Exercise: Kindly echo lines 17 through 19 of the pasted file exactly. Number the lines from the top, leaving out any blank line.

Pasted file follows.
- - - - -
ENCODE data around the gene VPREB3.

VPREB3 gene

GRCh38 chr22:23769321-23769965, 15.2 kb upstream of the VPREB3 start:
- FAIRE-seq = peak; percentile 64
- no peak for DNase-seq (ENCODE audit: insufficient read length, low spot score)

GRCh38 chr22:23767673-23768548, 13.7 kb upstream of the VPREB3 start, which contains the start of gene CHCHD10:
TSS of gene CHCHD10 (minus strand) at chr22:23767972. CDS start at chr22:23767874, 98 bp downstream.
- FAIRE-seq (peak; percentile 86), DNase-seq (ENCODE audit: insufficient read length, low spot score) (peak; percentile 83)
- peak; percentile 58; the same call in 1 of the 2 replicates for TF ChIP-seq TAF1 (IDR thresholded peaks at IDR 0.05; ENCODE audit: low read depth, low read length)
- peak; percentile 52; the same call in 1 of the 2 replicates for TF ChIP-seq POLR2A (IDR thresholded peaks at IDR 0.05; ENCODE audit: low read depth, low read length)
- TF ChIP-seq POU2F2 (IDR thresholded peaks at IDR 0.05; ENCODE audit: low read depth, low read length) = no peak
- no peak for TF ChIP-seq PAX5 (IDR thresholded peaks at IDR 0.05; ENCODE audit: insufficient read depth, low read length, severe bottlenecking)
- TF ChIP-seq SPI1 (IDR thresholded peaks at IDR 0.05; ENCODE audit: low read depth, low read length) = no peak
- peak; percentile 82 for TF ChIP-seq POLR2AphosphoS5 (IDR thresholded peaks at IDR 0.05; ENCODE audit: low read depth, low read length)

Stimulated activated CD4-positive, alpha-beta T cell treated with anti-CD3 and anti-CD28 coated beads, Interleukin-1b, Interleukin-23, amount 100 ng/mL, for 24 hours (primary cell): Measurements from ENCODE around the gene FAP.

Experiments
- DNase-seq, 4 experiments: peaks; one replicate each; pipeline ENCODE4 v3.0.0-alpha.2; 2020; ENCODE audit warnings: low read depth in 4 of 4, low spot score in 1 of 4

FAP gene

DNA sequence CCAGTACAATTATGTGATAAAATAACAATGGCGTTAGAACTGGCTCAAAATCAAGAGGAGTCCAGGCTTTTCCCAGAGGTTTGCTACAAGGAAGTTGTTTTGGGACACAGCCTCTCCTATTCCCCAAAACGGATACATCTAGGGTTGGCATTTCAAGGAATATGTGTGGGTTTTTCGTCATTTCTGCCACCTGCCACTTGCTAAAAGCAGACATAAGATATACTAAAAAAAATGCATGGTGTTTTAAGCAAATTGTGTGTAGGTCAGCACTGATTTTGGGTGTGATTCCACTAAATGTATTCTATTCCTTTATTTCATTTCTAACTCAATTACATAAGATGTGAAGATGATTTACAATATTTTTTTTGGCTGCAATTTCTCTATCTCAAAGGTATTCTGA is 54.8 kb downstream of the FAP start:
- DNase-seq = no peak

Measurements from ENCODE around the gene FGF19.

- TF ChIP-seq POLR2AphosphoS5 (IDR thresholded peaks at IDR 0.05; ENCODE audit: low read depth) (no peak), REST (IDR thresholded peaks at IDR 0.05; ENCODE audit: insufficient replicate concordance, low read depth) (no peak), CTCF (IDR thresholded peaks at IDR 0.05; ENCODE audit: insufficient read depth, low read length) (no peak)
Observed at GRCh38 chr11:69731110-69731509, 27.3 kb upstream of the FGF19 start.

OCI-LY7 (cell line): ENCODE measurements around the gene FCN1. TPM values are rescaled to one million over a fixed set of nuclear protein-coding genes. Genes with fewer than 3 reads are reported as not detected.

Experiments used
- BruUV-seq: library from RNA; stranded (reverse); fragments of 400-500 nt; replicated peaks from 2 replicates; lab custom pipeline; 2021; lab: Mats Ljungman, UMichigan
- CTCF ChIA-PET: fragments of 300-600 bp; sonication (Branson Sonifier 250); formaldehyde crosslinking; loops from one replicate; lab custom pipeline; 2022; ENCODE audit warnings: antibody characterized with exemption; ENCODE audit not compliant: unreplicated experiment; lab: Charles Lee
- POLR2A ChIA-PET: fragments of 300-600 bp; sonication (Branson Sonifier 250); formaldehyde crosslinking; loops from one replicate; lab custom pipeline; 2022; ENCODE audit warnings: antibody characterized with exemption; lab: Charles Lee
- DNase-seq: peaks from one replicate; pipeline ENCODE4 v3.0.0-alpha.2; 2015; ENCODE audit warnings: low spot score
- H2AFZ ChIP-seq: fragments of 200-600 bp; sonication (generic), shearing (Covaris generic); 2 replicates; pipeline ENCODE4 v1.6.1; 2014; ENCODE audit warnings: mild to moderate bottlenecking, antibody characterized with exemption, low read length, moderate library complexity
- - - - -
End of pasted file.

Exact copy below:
- DNase-seq, 4 experiments: peaks; one replicate each; pipeline ENCODE4 v3.0.0-alpha.2; 2020; ENCODE audit warnings: low read depth in 4 of 4, low spot score in 1 of 4

FAP gene

DNA sequence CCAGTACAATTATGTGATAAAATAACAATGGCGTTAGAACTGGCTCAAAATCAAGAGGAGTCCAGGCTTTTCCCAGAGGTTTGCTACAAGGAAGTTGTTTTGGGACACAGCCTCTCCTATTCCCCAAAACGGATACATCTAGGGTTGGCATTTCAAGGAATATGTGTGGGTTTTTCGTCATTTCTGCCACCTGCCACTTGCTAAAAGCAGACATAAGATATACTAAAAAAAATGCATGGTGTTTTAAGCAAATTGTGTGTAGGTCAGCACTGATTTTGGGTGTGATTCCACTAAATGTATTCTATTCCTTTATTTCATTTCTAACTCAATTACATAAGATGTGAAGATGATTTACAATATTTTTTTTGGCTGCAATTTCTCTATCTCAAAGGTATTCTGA is 54.8 kb downstream of the FAP start: